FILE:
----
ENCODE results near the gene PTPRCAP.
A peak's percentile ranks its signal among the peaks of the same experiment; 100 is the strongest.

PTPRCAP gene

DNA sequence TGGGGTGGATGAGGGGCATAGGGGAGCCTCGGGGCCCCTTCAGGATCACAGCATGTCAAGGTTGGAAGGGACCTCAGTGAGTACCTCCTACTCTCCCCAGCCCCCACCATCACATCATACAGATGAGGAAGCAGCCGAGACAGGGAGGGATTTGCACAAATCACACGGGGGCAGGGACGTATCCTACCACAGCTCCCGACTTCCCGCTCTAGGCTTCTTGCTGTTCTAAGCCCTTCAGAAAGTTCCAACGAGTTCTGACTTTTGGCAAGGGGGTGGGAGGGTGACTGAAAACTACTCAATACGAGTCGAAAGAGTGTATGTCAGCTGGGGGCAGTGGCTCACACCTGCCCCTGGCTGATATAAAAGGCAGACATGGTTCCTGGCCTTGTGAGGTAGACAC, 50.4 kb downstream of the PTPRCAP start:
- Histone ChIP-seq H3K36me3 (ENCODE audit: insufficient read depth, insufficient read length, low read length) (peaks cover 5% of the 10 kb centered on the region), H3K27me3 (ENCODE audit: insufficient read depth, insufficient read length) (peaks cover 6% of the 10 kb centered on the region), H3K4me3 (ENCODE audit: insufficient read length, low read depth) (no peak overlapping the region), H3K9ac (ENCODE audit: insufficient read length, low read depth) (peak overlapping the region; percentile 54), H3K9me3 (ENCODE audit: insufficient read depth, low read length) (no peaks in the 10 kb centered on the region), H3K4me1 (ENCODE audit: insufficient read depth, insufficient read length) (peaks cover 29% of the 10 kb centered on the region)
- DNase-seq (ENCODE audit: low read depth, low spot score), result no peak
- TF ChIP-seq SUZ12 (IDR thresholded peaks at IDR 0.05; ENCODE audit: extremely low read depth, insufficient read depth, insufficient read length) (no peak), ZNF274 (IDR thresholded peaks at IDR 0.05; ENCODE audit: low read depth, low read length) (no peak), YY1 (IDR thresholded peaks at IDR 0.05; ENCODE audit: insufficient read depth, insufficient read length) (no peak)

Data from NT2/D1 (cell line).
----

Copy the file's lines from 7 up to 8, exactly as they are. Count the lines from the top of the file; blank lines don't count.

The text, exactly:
- TF ChIP-seq SUZ12 (IDR thresholded peaks at IDR 0.05; ENCODE audit: extremely low read depth, insufficient read depth, insufficient read length) (no peak), ZNF274 (IDR thresholded peaks at IDR 0.05; ENCODE audit: low read depth, low read length) (no peak), YY1 (IDR thresholded peaks at IDR 0.05; ENCODE audit: insufficient read depth, insufficient read length) (no peak)

Data from NT2/D1 (cell line).